To lose or to win by a real sword


The word by word translation of theese japanese four kanji is: real-sword-victory-defeat, put simply to win or to lose by a real sword. Real sword means a blade that can actually cut, not just a iaito (a replica of a sword with no cutting edge that is used in training kenjutsu), a sword that can strike a fatal blow. The meaning of this saying is “fighting for your life (or death)”, and it implies the danger is so great that in the end you can loose your life for real, no playing, be aware and act accordingly.
Osensei wrote that in true Budō, and Aikidō is the ultimate manifestation of Budō, there is no kind of competition, above all no sportlike competition, because of its true nature which is shinkenshōbu.
Any kind of sport contest, even the more gory ones like some mma fighting, must obey to some rules so that to have at least some kind safety standard, this way the lives of the contestants are guaranteed. But this thinking is just the opposite of shinkenshōbu. The wide of this gap is properly true to me, but for the people who trains any kind of martial sport, or shallowly dip in the self defence study, there’s not such clear understanding.
Shinkenshōbu means that any action is allowed, it has only to be weighted on the scale of reaching life and escaping death, it doesn’t have to answer to a set of established rules or any kind of referee ruling. A sportlike contest has no common ground with this way of thinking, and according to Osensei doesn’t belong to the Budō sphere, or to the so often ill-labelled martial arts.
The fans and the ones practicing fighting sports believe that this kind of contest is the most truly realistic, the violence showing, the strenuous effort needed, the high percentage of serious damage may be true but if first of all you are preventing any chance of dying, or you are trying to prevent it, what is the true nature of this kind of contest? If you fight to survive, but remove any chance of dying, you are just playing a game, dangerous, violent, bloody but still nothing more of a game.
I’ll try giving some evidence of this, let’s look at strikes to the back. There’s no fighting sports where striking the back of the head or neck from the back is allowed. If you wilfully strike at the nape you’ll get immediately disqualified. Because of this, techniques of leg swiping and fight to the ground are getting such relevance. But, when a fighter dives trying leg swiping with both his arms, he really exposes his neck to a permanently disabling elbow strike. An elbow strike of this kind is not allowed, it’s too dangerous, and leg swiping must be stopped with techniques that are not so effective, so that leg swiping and ground fighting are at such a high popularity.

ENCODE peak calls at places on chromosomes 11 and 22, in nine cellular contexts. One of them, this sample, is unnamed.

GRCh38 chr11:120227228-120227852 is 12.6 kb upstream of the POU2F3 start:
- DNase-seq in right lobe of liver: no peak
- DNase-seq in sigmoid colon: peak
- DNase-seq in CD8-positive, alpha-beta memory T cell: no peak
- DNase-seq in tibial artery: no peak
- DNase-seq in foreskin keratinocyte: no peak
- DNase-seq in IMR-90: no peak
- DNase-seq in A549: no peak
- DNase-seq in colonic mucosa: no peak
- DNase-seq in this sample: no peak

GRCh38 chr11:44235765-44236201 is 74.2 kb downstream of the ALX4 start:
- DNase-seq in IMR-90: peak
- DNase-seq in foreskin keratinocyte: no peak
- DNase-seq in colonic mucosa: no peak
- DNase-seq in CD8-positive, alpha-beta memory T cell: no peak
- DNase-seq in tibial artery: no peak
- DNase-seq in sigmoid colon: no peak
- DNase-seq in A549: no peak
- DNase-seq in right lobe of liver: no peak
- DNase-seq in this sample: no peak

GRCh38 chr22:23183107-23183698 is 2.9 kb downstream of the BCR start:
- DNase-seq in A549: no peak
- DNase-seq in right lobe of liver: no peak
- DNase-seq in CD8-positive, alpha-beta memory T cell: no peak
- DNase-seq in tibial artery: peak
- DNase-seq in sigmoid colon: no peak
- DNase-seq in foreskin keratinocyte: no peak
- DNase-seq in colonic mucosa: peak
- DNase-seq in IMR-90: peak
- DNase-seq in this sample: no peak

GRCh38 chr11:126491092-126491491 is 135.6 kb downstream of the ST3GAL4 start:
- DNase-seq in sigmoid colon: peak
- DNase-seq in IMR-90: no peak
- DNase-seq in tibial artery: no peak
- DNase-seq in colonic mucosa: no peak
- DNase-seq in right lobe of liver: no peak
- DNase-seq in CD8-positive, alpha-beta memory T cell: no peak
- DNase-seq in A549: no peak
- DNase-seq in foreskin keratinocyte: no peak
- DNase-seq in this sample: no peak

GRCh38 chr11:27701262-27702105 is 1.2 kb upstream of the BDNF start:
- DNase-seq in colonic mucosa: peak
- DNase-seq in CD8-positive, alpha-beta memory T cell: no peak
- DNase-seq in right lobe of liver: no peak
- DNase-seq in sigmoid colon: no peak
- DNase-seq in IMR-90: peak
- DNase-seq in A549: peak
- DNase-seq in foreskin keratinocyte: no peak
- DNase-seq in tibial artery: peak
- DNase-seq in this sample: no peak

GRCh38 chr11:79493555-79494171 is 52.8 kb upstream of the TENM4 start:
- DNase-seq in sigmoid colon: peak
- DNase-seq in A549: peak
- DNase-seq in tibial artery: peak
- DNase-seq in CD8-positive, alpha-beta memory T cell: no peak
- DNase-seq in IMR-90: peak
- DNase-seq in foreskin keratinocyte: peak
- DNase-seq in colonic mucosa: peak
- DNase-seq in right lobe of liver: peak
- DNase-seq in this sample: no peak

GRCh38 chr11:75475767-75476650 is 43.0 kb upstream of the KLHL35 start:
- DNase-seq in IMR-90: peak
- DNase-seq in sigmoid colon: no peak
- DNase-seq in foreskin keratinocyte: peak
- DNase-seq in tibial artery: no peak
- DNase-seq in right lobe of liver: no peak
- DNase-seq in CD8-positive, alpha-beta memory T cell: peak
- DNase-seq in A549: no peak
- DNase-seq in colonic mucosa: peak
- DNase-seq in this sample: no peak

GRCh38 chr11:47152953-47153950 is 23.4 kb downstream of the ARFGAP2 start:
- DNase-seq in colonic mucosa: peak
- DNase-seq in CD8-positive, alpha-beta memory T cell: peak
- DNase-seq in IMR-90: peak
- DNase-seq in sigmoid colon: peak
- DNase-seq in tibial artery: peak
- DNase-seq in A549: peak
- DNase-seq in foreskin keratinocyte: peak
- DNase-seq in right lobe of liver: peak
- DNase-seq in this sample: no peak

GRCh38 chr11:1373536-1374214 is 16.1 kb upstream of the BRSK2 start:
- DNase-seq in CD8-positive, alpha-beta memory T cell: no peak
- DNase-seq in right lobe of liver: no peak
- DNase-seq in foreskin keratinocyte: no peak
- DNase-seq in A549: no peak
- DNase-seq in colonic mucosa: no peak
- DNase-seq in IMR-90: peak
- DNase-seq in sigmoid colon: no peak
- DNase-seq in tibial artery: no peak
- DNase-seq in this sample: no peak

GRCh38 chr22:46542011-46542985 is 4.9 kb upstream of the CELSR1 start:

Always because of a permanent disabling effect eye gouging, trachea grabbing, striking to testicles, finger locks, and many others moves are not allowed. Because of this to build a muscle armour in fighting sport has such importance, and brought forward weight classes and such nonsense. In what kind of fighting, that wishes to have a realistic approach, can exist weight classes? Can you imagine warrior asking to each other how many kilos is their weight on a battle ground? Nature is true evidence that such way of discrimination in fighting for survival has no meaning, the opposite is true.
I’m not pushing forward the idea that Aikidō is more realistic than fighting sports, it has its own flawed way of translating reality to a schematic pattern, with his striking molded on vectors, his absorbing techniques and continuous pressure that are expression of a dilated time perception that goes with study in sensitivity. But I think that his adhering to the shinkenshōbu principle is something which get always neglected by people of fighting sports.
Every technique of Aikidō happens when uke, the one who attacks, is able to survive the most immediate counterattack: atemi, the striking to vulnerable spot of the body, and the no turning back unbalancing of a kokyūnage. If uke goes quite unscathed over this answer Tori will have to exercise his control using a waza, an Aikidō technique.